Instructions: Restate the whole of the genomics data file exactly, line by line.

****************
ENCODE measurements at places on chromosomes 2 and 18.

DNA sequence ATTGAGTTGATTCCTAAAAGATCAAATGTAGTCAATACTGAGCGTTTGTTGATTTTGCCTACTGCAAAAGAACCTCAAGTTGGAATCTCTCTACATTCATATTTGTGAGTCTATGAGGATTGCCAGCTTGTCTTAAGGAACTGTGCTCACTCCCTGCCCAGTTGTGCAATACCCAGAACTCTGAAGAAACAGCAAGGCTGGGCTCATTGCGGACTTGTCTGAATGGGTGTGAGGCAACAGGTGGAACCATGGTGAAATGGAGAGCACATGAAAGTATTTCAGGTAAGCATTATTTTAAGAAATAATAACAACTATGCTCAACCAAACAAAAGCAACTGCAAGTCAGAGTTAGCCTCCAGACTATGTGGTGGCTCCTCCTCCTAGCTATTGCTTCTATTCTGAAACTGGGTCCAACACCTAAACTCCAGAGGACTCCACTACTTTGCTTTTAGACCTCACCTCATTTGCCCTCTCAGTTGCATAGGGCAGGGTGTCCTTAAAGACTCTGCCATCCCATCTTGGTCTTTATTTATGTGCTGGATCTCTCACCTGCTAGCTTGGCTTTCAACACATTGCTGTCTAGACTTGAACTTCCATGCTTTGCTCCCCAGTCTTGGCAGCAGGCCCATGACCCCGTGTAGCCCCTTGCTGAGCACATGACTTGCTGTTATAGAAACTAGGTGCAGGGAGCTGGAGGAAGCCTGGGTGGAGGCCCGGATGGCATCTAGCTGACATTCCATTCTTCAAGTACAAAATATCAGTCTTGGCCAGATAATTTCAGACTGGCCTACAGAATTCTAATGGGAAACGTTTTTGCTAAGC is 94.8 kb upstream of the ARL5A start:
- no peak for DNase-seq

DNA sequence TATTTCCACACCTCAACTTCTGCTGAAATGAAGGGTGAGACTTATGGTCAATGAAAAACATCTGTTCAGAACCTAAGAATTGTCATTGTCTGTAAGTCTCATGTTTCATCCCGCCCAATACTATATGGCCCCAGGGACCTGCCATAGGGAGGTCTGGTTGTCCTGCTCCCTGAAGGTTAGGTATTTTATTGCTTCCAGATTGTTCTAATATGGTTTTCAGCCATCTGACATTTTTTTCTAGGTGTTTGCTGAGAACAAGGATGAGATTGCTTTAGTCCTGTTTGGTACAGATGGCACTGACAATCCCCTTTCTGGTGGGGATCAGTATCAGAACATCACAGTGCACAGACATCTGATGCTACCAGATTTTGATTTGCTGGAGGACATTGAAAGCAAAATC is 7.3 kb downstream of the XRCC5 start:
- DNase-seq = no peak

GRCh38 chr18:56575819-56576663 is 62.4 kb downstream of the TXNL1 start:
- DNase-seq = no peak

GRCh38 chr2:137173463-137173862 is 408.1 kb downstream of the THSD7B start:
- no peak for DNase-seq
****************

ENCODE measurements at places on chromosomes 2 and 18.

DNA sequence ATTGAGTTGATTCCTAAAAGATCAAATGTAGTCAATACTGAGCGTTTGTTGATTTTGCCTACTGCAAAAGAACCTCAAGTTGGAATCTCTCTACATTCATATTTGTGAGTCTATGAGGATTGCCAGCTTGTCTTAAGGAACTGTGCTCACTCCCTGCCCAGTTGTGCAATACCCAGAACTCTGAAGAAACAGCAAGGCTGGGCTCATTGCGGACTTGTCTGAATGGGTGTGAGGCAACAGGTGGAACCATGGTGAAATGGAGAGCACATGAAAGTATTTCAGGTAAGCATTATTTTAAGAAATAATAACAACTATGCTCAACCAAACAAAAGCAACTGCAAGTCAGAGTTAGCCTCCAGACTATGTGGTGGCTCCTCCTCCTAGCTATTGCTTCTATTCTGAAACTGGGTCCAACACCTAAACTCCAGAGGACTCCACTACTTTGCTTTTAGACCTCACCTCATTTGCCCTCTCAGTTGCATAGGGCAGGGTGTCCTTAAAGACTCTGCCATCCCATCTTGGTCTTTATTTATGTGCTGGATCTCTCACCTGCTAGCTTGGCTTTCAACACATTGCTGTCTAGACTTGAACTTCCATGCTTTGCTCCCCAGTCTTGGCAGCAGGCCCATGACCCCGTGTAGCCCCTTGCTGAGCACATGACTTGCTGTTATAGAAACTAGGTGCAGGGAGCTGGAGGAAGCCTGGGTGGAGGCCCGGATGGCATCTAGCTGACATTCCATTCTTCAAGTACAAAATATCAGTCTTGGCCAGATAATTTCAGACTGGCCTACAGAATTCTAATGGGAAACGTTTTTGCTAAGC is 94.8 kb upstream of the ARL5A start:
- no peak for DNase-seq

DNA sequence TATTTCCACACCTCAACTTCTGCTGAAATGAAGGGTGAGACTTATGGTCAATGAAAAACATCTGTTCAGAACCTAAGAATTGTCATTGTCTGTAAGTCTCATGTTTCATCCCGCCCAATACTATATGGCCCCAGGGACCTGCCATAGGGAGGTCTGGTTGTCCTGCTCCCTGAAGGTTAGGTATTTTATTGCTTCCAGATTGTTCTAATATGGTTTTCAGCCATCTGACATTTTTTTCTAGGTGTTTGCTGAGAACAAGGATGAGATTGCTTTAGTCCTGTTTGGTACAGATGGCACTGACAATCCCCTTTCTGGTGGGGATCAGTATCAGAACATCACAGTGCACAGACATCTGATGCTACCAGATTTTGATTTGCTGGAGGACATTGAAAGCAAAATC is 7.3 kb downstream of the XRCC5 start:
- DNase-seq = no peak

GRCh38 chr18:56575819-56576663 is 62.4 kb downstream of the TXNL1 start:
- DNase-seq = no peak

GRCh38 chr2:137173463-137173862 is 408.1 kb downstream of the THSD7B start:
- no peak for DNase-seq